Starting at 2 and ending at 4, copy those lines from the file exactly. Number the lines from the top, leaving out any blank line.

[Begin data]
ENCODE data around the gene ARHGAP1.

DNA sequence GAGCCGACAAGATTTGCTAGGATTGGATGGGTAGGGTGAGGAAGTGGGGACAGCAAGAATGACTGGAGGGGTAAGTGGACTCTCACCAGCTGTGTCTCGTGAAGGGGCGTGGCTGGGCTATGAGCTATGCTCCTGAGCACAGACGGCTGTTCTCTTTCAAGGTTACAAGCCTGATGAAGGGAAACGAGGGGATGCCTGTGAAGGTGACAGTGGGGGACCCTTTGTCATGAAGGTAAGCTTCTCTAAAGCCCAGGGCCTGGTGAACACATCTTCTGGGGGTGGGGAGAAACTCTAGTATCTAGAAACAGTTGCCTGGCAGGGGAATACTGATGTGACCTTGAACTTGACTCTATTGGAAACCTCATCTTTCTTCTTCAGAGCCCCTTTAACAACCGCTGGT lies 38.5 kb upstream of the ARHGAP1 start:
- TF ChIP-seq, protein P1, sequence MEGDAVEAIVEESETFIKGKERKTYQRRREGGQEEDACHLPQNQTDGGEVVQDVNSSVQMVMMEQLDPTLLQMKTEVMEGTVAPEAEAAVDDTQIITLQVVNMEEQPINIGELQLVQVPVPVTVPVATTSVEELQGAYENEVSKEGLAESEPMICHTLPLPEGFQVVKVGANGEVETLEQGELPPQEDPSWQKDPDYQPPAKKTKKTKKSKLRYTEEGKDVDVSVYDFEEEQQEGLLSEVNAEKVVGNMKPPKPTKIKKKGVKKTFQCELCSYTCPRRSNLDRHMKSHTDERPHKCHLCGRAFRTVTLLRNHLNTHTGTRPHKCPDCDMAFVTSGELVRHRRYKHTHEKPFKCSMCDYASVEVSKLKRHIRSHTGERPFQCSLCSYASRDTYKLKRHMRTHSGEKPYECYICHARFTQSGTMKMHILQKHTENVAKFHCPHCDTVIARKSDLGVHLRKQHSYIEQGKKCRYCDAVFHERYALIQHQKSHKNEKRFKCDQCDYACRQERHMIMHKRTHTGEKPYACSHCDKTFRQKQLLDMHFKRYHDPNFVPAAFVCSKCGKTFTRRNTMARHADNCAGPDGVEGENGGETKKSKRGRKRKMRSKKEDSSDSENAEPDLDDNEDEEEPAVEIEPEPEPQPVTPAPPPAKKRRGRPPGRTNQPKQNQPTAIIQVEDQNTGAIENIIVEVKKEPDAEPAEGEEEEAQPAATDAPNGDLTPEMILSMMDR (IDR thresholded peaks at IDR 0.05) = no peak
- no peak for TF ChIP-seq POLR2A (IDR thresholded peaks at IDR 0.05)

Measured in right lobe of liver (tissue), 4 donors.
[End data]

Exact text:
DNA sequence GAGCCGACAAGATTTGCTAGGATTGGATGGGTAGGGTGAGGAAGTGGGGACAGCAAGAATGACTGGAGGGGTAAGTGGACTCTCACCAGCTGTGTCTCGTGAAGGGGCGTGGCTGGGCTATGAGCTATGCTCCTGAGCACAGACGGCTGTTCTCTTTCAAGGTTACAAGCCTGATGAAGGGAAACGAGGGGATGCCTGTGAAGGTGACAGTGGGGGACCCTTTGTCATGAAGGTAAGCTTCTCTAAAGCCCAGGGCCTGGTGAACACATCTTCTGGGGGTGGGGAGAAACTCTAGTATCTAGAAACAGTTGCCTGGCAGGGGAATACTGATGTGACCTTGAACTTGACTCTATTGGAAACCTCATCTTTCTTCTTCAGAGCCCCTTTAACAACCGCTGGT lies 38.5 kb upstream of the ARHGAP1 start:
- TF ChIP-seq, protein P1, sequence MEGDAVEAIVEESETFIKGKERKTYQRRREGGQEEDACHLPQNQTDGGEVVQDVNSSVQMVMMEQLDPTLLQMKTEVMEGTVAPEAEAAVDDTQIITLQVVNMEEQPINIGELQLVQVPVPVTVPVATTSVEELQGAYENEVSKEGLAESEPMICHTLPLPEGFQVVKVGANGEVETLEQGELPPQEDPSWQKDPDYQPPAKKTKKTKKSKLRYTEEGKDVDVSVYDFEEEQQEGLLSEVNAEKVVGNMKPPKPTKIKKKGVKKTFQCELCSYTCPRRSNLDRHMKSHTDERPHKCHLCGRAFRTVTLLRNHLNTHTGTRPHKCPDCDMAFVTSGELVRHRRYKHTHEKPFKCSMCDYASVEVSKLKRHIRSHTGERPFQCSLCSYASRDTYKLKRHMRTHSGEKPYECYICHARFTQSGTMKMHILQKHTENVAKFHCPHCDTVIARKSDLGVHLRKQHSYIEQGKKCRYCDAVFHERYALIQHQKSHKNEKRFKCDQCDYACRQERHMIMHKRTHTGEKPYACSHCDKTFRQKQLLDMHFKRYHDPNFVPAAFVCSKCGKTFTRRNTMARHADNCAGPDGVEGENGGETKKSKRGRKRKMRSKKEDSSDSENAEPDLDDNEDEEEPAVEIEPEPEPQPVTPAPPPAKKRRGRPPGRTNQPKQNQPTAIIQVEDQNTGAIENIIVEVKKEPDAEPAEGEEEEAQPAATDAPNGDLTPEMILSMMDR (IDR thresholded peaks at IDR 0.05) = no peak
- no peak for TF ChIP-seq POLR2A (IDR thresholded peaks at IDR 0.05)